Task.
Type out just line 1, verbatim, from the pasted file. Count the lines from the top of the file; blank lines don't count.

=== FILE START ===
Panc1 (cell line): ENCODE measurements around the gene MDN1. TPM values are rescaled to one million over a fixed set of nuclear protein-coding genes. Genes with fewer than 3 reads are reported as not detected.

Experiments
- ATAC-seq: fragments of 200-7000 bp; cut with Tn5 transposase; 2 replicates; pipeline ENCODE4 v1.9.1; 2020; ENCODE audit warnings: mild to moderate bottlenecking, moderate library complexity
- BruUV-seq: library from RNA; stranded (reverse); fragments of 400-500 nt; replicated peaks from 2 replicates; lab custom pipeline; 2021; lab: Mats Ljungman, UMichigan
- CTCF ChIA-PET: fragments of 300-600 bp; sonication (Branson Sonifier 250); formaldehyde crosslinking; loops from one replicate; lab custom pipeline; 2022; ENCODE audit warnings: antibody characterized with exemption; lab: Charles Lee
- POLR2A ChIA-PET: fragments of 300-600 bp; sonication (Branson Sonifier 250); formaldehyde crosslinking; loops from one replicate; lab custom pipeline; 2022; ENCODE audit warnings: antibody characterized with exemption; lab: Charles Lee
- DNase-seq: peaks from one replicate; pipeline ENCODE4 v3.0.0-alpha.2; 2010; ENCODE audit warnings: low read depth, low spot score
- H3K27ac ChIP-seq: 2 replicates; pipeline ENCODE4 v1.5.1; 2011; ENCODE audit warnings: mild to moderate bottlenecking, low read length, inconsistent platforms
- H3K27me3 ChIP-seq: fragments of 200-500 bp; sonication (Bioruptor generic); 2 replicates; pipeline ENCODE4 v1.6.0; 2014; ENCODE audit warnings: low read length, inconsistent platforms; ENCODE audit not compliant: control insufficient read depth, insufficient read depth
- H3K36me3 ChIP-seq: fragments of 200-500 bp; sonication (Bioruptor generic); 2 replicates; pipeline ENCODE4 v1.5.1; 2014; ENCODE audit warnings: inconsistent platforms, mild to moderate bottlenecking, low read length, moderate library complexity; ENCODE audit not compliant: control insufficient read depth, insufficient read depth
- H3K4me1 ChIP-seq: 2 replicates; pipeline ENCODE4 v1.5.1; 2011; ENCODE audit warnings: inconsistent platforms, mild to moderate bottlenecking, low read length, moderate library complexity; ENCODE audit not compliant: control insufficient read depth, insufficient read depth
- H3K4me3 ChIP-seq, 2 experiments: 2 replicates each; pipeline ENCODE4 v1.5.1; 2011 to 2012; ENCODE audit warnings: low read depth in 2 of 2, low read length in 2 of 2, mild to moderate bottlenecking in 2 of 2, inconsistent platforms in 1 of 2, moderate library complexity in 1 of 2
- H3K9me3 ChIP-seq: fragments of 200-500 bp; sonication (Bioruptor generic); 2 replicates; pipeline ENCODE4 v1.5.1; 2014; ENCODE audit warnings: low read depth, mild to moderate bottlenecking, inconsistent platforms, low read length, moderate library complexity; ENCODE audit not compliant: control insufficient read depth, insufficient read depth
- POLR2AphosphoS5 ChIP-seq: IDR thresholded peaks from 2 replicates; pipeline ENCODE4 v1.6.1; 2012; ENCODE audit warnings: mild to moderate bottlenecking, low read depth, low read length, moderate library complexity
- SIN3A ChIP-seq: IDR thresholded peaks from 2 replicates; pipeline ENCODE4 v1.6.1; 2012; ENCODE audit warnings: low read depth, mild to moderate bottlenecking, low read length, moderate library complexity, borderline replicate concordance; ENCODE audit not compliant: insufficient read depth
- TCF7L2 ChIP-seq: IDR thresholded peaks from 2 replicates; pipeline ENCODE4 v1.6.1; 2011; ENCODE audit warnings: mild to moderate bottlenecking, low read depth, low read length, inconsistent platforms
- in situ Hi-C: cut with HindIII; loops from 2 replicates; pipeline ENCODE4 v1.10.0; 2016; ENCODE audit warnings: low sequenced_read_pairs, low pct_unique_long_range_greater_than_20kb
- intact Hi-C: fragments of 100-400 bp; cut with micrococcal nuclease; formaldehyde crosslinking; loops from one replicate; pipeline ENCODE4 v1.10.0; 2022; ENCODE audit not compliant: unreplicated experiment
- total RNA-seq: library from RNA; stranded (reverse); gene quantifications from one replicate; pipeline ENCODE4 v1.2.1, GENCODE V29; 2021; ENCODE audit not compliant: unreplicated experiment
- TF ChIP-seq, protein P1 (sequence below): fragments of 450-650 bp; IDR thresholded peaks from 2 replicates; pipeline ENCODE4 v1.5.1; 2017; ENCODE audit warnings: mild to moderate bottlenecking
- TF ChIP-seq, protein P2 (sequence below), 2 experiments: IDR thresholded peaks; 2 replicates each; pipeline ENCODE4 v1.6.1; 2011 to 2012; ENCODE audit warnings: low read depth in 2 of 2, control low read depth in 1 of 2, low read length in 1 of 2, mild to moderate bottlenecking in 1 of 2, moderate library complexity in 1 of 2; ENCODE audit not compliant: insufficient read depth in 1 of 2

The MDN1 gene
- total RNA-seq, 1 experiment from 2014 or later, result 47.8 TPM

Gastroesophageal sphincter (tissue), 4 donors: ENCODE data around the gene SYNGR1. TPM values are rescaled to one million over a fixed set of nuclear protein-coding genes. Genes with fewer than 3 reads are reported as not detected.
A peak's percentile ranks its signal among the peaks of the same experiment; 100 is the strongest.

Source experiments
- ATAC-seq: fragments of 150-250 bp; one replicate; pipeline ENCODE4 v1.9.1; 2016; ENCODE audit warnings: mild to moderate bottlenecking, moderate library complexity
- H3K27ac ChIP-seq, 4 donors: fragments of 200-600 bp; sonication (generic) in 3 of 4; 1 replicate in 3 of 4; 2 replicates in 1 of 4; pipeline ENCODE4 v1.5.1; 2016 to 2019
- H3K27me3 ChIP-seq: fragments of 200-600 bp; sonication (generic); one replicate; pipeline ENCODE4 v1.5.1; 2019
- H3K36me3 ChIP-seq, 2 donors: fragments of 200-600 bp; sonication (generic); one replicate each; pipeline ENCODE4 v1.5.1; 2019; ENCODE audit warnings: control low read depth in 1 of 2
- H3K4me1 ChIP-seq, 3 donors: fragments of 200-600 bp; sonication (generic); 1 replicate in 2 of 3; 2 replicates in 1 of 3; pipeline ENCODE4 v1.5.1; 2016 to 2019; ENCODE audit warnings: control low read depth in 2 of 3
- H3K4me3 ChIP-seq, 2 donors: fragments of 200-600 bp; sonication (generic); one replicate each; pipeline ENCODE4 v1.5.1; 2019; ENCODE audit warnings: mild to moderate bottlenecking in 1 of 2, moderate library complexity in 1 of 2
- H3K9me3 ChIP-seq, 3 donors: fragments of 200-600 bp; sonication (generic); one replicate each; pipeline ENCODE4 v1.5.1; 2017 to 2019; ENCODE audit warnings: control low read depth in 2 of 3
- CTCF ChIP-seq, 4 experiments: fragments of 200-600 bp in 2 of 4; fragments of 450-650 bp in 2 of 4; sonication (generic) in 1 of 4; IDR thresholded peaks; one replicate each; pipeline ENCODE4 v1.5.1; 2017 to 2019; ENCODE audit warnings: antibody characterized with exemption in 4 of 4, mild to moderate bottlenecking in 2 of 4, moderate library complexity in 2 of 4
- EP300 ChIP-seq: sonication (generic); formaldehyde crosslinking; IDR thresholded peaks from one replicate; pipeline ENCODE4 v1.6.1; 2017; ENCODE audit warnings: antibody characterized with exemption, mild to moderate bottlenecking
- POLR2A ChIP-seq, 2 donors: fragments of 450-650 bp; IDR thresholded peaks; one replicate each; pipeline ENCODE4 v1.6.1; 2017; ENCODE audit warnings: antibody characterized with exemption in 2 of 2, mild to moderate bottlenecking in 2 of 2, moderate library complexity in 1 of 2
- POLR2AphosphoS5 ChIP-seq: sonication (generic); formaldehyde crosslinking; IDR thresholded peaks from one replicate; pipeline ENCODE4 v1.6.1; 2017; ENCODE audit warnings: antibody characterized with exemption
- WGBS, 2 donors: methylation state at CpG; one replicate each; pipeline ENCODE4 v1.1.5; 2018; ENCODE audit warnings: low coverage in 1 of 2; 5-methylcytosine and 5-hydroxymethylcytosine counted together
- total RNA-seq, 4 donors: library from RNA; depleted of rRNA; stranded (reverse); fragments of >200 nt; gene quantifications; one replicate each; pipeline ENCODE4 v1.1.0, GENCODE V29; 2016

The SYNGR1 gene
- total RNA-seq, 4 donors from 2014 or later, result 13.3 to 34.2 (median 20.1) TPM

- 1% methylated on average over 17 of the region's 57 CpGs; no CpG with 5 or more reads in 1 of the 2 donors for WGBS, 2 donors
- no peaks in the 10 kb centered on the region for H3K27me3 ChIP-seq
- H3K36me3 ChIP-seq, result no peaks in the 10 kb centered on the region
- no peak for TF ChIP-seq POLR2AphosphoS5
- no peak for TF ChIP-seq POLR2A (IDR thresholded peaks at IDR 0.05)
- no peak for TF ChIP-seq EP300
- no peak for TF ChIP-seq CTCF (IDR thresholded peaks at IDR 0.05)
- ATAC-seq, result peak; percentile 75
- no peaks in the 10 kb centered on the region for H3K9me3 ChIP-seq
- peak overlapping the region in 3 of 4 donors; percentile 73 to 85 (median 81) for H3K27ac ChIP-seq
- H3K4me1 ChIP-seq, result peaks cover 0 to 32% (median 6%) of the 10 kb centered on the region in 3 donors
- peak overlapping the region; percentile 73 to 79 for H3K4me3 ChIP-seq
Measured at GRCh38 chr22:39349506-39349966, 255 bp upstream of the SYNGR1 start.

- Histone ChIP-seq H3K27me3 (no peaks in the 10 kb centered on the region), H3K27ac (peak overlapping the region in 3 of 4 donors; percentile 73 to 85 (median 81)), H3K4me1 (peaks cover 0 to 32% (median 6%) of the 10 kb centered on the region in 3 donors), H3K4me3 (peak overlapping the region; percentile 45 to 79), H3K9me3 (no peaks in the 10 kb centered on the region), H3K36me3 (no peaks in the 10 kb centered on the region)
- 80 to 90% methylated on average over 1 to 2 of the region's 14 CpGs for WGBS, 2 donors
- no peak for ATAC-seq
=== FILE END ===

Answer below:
Panc1 (cell line): ENCODE measurements around the gene MDN1. TPM values are rescaled to one million over a fixed set of nuclear protein-coding genes. Genes with fewer than 3 reads are reported as not detected.